Unstuck [UK premiere]
Violin Concerto, Op.15 [Revised Version]
Symphony No.10 in E minor, Op.93
Daniel Hope (violin)
BBC Symphony Orchestra
Reviewed by: Richard Whitehouse
Reviewed: 19 January, 2012
Venue: Barbican Hall, London
The indisposition of Thomas Dausgaard saw Andrew Gourlay – winner of the 2010 Cadaqués International Conducting Competition and currently Assistant Conductor of the Hallé – take to the podium for this concert which opened with a UK premiere for New York-based composer Andrew Norman (born 1979). Unstuck (2008) proved to be a 10-minute ‘curtain-raiser’ whose visceral impact – redolent of figures as diverse as Varèse and Leonard Bernstein – is harnessed to a stealthy formal evolution as kept one guessing how it would all end. In the event Norman had supplied two ‘new’ endings, towards one of which the three cellos plotted their quizzical course.
The rest of the evening focussed on standard twentieth-century repertoire. Not that Britten’s Violin Concerto (1939) was considered as such until relatively recently – when its intensely inward lyricism and thoughtfully applied virtuosity have placed it high among works from what was a golden era for violin concertos. Daniel Hope had the measure of the first movement’s rhapsodizing and incisiveness (the pizzicato accompaniment with the return of the main theme notably secure), and if the scherzo’s central section was a little rushed, the haunting transition back to the initial music – with its evocative interplay of piccolos and tuba – was perfectly poised. After an impetuous if not flawless cadenza, the finale unfolded its passacaglia ground-plan with no mean strength of purpose – Gourlay at one with Hope in his bringing out the capricious qualities of its central variations through to a powerful climax and coda which fused supplication and resignation to poignant effect.
A convincing performance overall, then, to which the only proviso might be the intrinsic qualities of Hope’s playing: not that his technique is at fault, but there remains something about his sound that detracts from the conviction of his music-making. This is, of course, a subjective response and others no doubt feel differently.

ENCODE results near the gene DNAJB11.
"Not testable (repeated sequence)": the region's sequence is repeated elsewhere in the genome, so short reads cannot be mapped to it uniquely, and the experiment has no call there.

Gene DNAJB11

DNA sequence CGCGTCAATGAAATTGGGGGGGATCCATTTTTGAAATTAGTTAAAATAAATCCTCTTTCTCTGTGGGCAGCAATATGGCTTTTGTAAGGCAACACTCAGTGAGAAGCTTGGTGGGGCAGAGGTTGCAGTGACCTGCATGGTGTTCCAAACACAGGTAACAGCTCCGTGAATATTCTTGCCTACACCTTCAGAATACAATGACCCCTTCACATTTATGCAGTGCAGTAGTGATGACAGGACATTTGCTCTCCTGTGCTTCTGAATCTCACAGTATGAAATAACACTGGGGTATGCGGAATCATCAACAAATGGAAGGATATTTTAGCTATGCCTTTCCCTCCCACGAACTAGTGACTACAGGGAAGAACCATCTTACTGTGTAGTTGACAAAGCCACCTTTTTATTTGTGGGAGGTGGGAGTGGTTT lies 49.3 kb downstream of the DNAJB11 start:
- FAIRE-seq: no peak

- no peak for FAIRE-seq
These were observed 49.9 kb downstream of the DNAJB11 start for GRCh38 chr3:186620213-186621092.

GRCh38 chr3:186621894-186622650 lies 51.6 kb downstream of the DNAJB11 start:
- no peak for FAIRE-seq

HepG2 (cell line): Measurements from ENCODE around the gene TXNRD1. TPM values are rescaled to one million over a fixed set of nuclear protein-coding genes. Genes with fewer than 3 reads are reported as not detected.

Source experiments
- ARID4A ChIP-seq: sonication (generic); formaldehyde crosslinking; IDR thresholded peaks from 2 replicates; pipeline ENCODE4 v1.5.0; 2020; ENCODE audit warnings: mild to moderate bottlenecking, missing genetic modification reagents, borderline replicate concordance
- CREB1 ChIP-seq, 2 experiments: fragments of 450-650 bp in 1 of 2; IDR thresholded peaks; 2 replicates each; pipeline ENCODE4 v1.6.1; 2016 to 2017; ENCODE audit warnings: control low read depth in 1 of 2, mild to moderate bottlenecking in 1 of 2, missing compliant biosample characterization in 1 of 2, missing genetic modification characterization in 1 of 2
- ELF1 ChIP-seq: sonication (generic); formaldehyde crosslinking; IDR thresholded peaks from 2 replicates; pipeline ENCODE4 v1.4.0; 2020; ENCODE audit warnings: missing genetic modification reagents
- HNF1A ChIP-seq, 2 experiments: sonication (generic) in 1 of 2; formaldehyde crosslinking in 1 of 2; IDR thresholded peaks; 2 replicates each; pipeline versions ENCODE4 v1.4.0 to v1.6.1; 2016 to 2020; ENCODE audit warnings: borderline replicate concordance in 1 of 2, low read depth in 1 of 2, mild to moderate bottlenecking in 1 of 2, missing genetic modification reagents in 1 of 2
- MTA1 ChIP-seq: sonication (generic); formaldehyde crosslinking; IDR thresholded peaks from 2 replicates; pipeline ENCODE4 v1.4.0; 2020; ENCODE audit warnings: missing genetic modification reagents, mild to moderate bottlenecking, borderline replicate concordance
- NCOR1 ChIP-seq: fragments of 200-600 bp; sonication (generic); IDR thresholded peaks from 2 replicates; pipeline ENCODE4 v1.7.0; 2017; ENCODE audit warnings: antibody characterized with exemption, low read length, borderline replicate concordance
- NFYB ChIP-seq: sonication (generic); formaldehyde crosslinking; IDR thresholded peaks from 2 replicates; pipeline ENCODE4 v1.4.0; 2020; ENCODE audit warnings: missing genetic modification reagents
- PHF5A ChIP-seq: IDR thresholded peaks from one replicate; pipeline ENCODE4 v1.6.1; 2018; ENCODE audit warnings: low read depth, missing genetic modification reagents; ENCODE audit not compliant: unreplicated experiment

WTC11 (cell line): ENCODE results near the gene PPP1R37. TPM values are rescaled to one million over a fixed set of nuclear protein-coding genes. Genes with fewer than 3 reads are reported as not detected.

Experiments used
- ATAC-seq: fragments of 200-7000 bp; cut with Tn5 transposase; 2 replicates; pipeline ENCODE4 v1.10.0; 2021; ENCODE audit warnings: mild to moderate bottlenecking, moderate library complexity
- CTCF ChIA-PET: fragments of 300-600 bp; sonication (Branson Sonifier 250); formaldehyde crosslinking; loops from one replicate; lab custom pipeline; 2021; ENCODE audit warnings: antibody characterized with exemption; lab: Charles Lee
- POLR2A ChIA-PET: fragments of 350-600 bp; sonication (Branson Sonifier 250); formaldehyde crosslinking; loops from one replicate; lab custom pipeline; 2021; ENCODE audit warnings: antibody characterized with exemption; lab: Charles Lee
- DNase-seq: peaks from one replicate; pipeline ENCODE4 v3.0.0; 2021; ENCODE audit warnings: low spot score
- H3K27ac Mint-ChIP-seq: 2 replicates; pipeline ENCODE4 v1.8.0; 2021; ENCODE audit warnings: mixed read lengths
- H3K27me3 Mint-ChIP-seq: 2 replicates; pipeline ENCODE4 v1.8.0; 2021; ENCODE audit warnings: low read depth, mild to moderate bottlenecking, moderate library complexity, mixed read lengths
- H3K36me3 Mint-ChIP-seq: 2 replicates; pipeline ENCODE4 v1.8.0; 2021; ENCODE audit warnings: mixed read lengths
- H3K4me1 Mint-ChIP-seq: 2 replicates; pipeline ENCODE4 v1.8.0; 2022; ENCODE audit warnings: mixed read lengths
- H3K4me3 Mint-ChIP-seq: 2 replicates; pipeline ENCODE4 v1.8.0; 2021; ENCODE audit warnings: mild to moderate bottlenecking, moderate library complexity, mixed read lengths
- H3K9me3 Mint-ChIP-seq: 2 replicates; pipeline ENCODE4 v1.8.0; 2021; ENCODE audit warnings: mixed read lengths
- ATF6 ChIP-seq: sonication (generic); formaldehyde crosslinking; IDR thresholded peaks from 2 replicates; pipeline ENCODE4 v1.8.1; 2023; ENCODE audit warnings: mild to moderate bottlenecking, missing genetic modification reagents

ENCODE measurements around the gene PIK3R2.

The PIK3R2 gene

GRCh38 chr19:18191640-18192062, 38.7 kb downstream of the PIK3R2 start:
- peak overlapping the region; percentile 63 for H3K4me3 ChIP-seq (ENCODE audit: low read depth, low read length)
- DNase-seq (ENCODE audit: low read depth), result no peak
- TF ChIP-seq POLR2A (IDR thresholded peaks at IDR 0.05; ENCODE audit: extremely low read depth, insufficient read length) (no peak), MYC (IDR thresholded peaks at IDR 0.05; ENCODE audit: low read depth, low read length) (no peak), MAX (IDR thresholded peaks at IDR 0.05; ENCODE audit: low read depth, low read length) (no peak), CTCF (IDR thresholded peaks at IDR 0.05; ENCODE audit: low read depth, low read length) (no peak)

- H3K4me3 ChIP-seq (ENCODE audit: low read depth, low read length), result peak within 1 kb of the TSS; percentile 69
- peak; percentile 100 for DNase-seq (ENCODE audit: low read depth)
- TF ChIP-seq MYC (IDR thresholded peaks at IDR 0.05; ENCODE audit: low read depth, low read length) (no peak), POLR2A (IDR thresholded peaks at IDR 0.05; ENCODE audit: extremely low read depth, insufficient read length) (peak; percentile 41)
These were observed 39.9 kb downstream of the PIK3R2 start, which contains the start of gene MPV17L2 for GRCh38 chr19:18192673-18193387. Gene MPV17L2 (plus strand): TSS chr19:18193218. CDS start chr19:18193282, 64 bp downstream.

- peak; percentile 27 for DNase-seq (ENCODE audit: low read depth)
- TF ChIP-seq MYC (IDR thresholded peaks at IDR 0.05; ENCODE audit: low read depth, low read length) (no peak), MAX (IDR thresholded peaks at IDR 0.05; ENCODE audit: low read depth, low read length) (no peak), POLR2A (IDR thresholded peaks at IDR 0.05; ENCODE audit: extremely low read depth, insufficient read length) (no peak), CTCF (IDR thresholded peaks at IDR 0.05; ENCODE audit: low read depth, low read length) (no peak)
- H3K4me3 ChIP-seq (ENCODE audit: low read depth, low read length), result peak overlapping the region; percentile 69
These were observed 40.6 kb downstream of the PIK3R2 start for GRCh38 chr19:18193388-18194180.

On to Shostakovich, and an account of the Tenth Symphony (1953) that was something akin to a tale of two halves. Gourlay’s tempo for the opening movement seemed a fraction too slow, yet he picked up momentum convincingly as the sombre first theme reaches its initial climax then, after the second theme had been given with just the right degree of ‘edgy lilt’, handled the central culmination – in which the development passes into the reprise at the point of maximum intensity – with real assurance, as also the ruminative recollection of earlier ideas on the way to a stricken but never somnolent coda. After which, the second movement unleashed its anger at an unflagging pace that never obscured the contrapuntal dexterity which simmers just beneath the febrile surface. Whether or not a ‘portrait’ of the recently departed Stalin, it still finds Shostakovich at his most emotionally uninhibited and Gourlay spared nothing in giving this unremittingly violent music its head.
After which, however, the performance faltered notably. While he rightly tackled the third movement as an extended intermezzo than a slow movement per se, Gourlay seemed too anxious to push the music forward – allowing insufficient space for the central section, with its spectral horn-calls and orchestral responses that find this composer at his most subtle tonally, and with a coda that was self-effacing rather than inscrutable. The ruminative Andante introduction to the finale was well handled, save for some overloud oboe playing, then the Allegro moved purposefully from animation to aggression, but the recall of the opening material was too hasty and the peroration – marred by fallible side-drumming and spurious cymbal clashes – was brazen rather than defiant. Working in the Barbican Hall for perhaps the first time cannot be easy, but Gourlay needed to exert greater control over orchestral dynamics so the interpretative virtues of his performance come through.